Limited Editions Club – Crime and Punishment by Fyodor Dostoevsky (1938/1948)

August 29, 2011 Comments Off on Limited Editions Club – Crime and Punishment by Fyodor Dostoevsky (1938/1948)

Crime and Punishment by Fyodor Dostoevsky (1938 Heritage/1948 LEC)
Sandglass Number 6BR
Artwork – Wood Engravings by Fritz Eichenberg
Translated by Constance Garrett, introduced by Lawrence Irving
Heritage Press original, reprinted as LEC #189/18th Series V. 4 in 1948
LEC #1500 of 1500

Note – I have added the Monthly Letter from the LEC edition to the post, but have not put in those details into the post yet. It will happen in time.

Click the images for larger views.  Heritage will be on top, LEC on bottom.

Front Bindings – Crime and Punishment is Fyodor Dostoevsky’s most legendary work, and it has been ravishingly designed for both its Heritage and LEC editions.  Occasionally the Heritage Press would have their edition come out first, with a LEC two-volume reprint following that – this is another example of this (Moll Flanders and Beowulf are two others I know of).  Both went with a striking red for its boards, with a black block inlay of a cross and axe done by the book’s illustrator Fritz Eichenberg.  This was, to my knowledge, Eichenberg’s very first commission for the George Macy Company, and it wouldn’t be his last.  In fact, he would illustrate books for the LEC until 1986, when his last work, The Diary of a Country Priest, would be released by Sidney Shiff’s Limited Editions Club.  Almost 50 years of illustrating magic!  As of right now, I’ve got two other books up with Eichenberg’s work for those curious to see more – the LEC House of the Dead, also by Dostoevsky, and the Heritage Eugene Onegin by Pushkin.

The Heritage original was designed by Carl Purington Rollins, the printer at Yale University in 1938.  kdweber at Librarything was nice enough to pass along the LEC design info:

The LEC Crime and Punishment was designed by George Macy himself. Printed by E. L. Hildreth and Company; set in linotype Original Old Style, Worthy special paper; bound by Russell-Rutter Company.

Russell-Rutter did the binding for the Heritage as well.

Slipcase – The Heritage went black, the LEC went red.  Oddly, there’s no label or printing on the LEC slipcase indicating what it is, which is a little weird.  Maybe I’m missing a interior case.

Title Page – The Heritage and LEC title pages are radically different in structure, and I musy admit a preference to the LEC in this case – the use of color makes it pop more, and I like Eichenberg’s cross by the title.  Goudy Modern is the font chosen by Rollins for the Heritage, while the LEC was “set in linotype Original Old Style”, to quote kdweber.  To wrap up the Heritage printing information, Ferris Printing did the etching/text printing honors on Crocker-Burbank Co. paper made especially for the Heritage original.  George Macy went with the popular Constance Garrett translation, and Laurence Irving provides an introduction to both volumes (the Heritage omits mentioning him for some reason).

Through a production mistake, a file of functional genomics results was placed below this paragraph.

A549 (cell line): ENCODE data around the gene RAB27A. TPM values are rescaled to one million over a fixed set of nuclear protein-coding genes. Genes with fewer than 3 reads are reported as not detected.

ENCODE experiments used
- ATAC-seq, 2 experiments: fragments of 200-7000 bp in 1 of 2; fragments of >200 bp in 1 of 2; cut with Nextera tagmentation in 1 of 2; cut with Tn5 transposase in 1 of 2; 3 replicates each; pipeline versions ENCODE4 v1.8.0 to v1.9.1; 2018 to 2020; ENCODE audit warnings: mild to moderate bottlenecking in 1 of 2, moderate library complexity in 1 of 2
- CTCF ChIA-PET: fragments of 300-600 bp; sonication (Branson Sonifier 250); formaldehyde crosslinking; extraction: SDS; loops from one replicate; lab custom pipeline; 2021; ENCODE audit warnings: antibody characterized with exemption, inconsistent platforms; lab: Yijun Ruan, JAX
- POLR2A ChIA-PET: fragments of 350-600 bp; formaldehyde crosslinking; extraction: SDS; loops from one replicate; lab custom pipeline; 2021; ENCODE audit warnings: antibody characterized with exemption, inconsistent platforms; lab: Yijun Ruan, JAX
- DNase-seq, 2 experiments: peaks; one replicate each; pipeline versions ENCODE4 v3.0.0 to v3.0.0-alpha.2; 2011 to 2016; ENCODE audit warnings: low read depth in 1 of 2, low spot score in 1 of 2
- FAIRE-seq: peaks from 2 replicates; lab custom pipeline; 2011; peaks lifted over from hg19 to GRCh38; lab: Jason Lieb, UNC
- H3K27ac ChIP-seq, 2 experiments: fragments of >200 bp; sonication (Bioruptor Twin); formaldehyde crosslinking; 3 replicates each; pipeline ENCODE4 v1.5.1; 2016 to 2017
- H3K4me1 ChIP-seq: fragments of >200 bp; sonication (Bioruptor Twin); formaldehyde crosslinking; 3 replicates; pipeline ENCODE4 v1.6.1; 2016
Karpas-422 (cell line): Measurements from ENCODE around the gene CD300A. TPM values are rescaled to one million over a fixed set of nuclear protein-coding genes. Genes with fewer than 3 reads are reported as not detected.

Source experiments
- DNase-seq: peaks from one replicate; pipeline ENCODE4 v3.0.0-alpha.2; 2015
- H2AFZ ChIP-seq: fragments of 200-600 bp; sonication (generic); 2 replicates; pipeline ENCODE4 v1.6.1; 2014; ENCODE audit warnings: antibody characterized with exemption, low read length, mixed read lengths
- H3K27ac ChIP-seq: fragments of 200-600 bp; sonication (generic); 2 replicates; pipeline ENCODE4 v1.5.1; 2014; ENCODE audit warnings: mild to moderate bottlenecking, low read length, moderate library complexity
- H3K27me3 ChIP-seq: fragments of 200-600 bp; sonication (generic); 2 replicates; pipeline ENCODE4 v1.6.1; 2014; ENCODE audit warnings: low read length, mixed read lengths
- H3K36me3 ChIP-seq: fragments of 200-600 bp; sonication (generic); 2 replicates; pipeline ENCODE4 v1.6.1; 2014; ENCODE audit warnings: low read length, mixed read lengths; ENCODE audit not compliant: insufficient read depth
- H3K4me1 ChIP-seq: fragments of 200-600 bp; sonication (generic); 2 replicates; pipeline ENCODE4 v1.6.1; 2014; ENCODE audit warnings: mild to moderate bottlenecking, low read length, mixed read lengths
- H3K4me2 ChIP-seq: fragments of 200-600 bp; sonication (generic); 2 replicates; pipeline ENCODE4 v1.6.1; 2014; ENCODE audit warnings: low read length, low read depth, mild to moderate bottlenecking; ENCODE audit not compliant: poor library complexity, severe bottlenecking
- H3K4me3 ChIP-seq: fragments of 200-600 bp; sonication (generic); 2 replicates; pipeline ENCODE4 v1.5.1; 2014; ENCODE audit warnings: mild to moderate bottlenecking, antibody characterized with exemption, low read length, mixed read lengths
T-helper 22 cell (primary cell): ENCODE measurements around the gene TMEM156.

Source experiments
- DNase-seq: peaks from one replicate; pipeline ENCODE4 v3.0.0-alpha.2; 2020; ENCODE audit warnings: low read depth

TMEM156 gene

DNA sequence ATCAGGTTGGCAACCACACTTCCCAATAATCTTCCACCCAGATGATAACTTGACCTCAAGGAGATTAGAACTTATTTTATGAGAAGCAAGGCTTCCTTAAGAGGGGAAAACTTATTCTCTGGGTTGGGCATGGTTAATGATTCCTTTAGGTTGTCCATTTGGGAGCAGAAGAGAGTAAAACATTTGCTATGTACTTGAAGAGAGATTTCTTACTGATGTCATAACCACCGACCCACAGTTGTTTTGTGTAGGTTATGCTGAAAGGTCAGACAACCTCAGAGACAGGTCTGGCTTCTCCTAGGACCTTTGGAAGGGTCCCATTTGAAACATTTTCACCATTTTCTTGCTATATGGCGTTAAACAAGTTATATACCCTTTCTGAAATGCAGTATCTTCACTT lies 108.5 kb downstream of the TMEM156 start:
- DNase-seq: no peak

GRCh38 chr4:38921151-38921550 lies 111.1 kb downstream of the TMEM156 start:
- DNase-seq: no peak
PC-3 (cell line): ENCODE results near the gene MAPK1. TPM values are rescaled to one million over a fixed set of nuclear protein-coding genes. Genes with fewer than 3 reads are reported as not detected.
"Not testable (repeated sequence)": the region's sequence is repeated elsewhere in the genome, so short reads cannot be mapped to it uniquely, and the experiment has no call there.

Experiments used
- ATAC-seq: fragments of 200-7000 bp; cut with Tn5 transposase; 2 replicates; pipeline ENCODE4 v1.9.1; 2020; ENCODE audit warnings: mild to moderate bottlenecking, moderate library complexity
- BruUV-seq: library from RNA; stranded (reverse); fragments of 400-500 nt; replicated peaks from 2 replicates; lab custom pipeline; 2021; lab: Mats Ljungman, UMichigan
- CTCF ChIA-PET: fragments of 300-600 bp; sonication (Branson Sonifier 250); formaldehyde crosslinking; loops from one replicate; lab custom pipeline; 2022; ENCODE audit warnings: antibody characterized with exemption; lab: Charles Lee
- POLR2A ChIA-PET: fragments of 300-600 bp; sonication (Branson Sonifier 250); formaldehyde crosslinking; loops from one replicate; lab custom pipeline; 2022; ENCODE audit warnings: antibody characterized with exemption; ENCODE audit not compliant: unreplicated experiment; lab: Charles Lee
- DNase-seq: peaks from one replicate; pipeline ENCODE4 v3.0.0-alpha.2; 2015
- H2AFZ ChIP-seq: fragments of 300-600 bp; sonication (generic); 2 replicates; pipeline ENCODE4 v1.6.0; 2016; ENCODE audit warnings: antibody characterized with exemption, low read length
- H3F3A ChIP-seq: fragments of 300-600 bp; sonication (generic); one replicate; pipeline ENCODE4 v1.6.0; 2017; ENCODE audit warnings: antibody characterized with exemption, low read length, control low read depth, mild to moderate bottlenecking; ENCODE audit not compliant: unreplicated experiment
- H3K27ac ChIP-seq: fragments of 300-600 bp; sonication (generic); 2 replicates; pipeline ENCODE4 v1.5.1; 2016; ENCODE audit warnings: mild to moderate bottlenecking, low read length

Signature Page – I must admit to being a little tickled at having #1500 for this book.  Eichenberg’s signature is nice, too, as I adore his work.  Eichenberg’s wood blocks were reused for the LEC edition by George Macy’s own printers, which is pretty neat.

Page 1/Part One Introduction – More stylistic diversions here, as the Heritage begins Part 1 with the first Chapter on the same page, but the LEC makes a special introductory page for Part 1, and then starts Chapter 1 on the next page.

Page 18/Page 17 – Eichenberg, you don’t fail to astound me.

Personal Notes – I bought the Heritage first at a library book sale in Oakhurst in 2009 or so, with a bevy of other books in what was my best haul at the time (I just topped it a couple weeks back).  I paid $3 – 4 for it, I think…may have been $2.  Not bad for a complete Heritage book.  I got the LEC this past May from my former anthropology instructor, who won it at a local auction and asked me if I wanted it.  That was a silly question.  I owe him $50 for it whenever I can get it to him.  I prefer the LEC, but both are excellent books!

Monthly Letter:

Sandglass

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